Greek and Roman Literature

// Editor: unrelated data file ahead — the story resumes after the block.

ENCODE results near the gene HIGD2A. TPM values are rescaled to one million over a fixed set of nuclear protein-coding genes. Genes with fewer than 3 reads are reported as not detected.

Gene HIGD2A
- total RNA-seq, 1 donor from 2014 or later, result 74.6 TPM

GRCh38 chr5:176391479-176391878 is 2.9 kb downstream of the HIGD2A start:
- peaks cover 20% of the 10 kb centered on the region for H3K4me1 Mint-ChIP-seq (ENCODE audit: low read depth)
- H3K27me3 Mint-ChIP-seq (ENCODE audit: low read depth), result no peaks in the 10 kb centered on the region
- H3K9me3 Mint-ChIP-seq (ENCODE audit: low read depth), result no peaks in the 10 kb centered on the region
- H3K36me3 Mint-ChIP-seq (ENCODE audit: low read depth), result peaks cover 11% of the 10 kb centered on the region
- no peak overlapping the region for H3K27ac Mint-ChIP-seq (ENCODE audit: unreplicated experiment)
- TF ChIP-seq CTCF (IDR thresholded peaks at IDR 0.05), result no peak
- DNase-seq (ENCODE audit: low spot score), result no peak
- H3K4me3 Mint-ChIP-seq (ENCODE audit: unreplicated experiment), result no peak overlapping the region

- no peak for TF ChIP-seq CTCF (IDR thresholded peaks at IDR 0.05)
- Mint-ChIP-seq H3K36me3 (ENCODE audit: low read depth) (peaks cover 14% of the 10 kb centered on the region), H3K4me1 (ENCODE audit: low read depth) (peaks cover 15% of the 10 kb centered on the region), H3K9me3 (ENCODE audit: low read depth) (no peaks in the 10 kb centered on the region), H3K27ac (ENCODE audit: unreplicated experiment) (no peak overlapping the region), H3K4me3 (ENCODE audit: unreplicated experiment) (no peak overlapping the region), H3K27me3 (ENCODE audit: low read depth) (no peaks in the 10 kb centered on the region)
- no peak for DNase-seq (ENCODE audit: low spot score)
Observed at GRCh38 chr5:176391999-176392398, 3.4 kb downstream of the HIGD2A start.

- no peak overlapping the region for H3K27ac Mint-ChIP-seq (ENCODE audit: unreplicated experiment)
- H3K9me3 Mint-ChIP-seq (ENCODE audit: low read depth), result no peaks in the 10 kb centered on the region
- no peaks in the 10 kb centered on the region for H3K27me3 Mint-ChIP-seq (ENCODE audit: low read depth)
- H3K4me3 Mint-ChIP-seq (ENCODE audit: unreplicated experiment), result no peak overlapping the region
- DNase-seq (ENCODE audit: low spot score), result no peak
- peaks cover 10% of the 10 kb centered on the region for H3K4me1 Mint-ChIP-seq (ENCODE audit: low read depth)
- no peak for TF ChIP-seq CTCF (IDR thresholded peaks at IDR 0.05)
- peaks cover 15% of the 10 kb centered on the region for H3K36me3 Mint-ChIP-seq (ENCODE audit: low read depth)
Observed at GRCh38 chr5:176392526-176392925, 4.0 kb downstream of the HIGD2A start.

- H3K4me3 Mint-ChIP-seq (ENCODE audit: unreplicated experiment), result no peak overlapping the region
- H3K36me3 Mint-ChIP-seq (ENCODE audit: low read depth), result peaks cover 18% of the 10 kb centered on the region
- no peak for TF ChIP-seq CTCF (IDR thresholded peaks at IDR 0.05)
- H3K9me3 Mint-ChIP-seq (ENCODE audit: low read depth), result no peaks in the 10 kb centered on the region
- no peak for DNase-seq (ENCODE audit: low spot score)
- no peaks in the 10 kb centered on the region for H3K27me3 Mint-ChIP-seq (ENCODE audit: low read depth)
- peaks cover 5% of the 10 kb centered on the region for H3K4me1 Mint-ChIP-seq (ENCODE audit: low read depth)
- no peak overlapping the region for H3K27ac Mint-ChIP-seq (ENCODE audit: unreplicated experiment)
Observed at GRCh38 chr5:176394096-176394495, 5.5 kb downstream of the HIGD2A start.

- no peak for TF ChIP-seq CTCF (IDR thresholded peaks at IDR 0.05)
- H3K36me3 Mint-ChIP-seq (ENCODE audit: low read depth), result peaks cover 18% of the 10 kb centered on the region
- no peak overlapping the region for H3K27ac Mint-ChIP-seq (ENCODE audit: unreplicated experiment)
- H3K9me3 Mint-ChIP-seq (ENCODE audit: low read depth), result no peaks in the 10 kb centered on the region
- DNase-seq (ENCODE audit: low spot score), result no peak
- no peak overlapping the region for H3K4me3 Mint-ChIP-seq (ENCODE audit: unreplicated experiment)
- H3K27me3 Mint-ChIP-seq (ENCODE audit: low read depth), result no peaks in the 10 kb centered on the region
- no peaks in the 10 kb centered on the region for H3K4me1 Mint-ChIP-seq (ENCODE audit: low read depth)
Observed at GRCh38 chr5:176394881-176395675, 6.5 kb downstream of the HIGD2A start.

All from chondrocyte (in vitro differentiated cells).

Much of the Greek and Roman literature is ignored by teachers and parents because of the assumption that mythology (the basis for most of the Greek characters and ideas) is far removed from the Christian perspective. I encourage parents to take a second look at the Greek and Roman literature for its contributions to social actions. I intend to devote several columns to the review of some of these classic teachings so that parents may realize common ground in many values expressed by the ancient writers. Although these writers were certainly not inspired as the authors of biblical text, God instilled in many of them an inherent knowledge of a supreme being and moral responsibilities. Moral responsibility and ethics play the most prominent role in the ancient writings. Moral teachings deal with understanding the difference between right and wrong according to a particular standard. For Christians, the Bible becomes our absolute authority. For the ancient writers (who certainly predate most New Testament teachings), a strict code of morality and ethics governed their lives. They knew the necessity of standards (laws), respect for authority, and civility. Yes, the Greeks and Romans had their sinners, but serious punishment for wrongdoing was the order of the day. As you read through the recommended readings in the following columns, you will find one abiding rule of all ancient writers: laws and rules must be considered as absolutes which are strictly enforced by severe punishments. That’s not a bad idea for our day.